Dell’s UltraSharp UP3218K display is from the future. Usually, that’s a compliment around these parts, but on this rare occasion, I find myself ill at ease with this fragment from a time that is not yet upon us. With a native resolution of 7,680 x 4,320, this is the first widely available 8K monitor you can buy, and its sheer pixel abundance dwarfs even the 4K and 5K displays that we consider the current state of the art. It’s a monster of awesome performance and visual beauty, but it demands an incredibly powerful graphics card to feed it, an eye-watering price to own it, and the patience of a saint to navigate through its bugs.
It was at CES at the start of this year that I first came across Dell’s $4,999.99 8K monitor (which has since been discounted to $3,699.99). Measuring 32 inches diagonally, about an inch in thickness, and perched atop a big heavy stand roughly the size of an ultrabook, this thing is imposing. That first encounter was thrilling for me, just for knowing that someone pushed the pixel count beyond 33MP, and Dell did its best to show off the monitor’s strengths with a selection of extremely high-resolution photos. I saw perfectly formed beads of sweat on a boxer’s exposed torso, and I could count the eyebrow hair strands on a model’s portrait shot. The colors were awesomely saturated, the crispness unrivaled.
Unboxing that same behemoth in my home about a month ago, I was again impressed by its size, which now makes my 27-inch iMac feel quaintly compact. And I was, once again, wowed by the glorious sharpness and color fidelity before me. I’m sure pro users would tinker with color profiles and calibration options, but for my uses and preferences, this Dell monitor is just about perfect. I know I can trust it to convey colors as they truly are, and that gives me peace of mind when using it to process and publish photos.
What I didn’t appreciate back in my January enthusiasm, however, and had to discover by actually using the Dell UP3218K is that its added value and advantages rapidly diminish once you move away from perusing 30-megapixel photographs. For one thing, there’s basically no 8K content anywhere. Most consumer-class cameras top out at 20-something megapixels of resolution, and you shouldn’t expect to see 8K versions of your favorite movies for a good few years yet. The other problem, I found, is that most software isn’t yet ready for or properly tested to run at such an insane resolution.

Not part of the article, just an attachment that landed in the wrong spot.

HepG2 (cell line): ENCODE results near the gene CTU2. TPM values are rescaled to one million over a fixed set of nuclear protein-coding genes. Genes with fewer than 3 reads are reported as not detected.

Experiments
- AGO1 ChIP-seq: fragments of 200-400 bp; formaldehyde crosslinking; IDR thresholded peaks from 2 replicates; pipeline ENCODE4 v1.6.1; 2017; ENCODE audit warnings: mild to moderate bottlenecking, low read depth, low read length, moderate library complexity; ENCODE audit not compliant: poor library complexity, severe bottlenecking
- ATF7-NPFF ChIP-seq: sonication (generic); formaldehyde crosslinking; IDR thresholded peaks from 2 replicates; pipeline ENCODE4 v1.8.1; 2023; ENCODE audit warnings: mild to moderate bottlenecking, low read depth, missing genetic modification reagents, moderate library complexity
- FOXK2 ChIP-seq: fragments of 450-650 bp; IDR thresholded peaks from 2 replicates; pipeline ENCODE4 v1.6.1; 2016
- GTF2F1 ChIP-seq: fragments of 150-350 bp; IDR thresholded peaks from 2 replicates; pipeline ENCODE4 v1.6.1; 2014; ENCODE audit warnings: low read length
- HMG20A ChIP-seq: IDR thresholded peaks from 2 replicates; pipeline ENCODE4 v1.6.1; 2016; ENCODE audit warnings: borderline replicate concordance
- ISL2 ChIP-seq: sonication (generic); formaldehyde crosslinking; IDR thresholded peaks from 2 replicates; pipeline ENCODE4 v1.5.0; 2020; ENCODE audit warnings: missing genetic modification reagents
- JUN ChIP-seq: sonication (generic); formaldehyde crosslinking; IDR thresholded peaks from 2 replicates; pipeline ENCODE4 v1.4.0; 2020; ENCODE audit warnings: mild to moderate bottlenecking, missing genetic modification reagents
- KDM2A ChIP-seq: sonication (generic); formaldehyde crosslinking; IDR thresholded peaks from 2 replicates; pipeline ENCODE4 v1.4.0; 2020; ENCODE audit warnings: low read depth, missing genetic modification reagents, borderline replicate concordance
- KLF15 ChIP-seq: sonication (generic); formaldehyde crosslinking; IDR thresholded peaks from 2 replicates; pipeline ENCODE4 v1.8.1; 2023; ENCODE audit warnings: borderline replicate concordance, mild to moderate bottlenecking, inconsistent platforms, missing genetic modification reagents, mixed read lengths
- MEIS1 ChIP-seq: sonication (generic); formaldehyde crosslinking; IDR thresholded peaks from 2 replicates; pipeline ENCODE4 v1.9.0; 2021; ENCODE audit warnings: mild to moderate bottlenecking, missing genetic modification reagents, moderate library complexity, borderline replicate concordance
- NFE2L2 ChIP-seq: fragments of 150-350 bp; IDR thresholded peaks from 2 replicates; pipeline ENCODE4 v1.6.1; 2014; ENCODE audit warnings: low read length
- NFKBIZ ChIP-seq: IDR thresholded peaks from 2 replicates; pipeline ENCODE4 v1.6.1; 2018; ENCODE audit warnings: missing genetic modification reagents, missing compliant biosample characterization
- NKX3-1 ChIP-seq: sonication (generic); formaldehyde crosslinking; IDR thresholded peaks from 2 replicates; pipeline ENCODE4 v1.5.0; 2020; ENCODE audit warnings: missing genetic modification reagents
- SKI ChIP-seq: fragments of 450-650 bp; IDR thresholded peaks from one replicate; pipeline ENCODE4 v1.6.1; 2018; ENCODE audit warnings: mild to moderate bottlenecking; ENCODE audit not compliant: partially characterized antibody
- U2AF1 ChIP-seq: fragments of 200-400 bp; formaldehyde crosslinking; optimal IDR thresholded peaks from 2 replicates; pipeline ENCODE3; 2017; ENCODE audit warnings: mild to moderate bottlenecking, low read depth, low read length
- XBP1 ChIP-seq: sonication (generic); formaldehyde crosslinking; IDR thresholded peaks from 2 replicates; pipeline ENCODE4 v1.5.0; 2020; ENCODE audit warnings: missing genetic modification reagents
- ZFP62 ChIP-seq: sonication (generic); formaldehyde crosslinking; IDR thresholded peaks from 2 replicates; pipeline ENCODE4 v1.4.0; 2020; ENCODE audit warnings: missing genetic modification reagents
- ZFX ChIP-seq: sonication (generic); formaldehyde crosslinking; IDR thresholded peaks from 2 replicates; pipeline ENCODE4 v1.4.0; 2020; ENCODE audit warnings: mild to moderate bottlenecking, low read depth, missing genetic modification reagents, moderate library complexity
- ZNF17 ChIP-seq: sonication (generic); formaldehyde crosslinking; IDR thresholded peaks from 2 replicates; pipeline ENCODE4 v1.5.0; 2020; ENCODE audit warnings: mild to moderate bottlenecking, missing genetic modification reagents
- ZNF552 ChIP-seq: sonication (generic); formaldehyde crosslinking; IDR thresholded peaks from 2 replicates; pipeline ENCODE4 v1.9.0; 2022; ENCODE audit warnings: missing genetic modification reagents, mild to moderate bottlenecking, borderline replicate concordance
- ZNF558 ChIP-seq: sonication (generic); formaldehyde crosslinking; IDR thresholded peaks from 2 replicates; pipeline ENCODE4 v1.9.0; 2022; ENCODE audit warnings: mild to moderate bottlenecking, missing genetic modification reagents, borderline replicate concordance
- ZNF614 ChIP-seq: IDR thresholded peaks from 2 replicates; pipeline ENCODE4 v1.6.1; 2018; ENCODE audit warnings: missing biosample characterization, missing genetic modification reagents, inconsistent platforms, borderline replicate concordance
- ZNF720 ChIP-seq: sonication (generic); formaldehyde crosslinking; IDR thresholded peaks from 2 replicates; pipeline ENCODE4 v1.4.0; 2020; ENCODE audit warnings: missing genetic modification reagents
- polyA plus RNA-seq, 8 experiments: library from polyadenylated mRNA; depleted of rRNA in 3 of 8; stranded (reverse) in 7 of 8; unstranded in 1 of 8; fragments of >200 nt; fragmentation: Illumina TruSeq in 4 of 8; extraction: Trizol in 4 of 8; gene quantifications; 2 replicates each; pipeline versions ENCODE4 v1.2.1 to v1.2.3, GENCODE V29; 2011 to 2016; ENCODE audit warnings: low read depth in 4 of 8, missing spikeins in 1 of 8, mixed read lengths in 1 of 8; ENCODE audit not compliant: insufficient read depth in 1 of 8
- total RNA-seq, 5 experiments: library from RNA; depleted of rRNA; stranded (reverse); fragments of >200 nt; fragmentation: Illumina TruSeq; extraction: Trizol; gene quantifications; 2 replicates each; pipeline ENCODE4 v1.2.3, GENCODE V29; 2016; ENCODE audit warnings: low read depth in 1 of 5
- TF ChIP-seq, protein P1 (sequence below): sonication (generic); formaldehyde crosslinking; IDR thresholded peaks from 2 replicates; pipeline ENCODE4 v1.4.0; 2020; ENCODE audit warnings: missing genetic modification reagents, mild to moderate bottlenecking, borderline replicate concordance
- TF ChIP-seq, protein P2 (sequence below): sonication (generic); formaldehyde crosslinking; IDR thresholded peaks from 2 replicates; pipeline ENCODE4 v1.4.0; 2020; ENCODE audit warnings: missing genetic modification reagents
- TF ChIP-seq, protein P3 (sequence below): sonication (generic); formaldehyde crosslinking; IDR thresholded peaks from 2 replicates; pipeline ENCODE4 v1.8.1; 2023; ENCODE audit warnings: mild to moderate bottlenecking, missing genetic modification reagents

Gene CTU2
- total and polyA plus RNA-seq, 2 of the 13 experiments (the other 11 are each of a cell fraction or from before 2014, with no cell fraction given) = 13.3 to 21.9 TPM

Chrome on Windows was the biggest culprit for me. The Dell monitor would sometimes black out the entire browser page I was trying to look at, or, even more annoyingly, it would flicker on pages with constantly refreshing content such as Chartbeat. Opening up my library in Google Photos was fine, but as soon as I tried to edit a picture, the browser would freak out and start doing weird stuff like zooming way in on one corner of the image. My testing rig is built around an Nvidia Titan X, Intel Core i7-6950X, and 64GB of RAM (because why not?), and I’ve had no such performance issues with any other displays linked up to it. The problem looks to simply be down to the extreme edge case scenario that Dell’s display represents.
Windows itself is reasonably good at scaling up to meet the immense resolution of the UP3218K, running nicely at 300 percent scale. But that happened only after an hour’s worth of troubleshooting when I initially set up the monitor. Dell provides, and the monitor requires, two DisplayPort cables for the full 7,680 x 4,320 pixels to run at 60fps. Somewhere along the way in plugging those cables in and getting my PC to identify the monitor, the OS convinced itself that there was another monitor connected, so it extended the desktop to that phantom extra screen, which unhelpfully contained my display adjustment window. So I ended up indeed hooking up another monitor just to get this one Dell beast to play nice.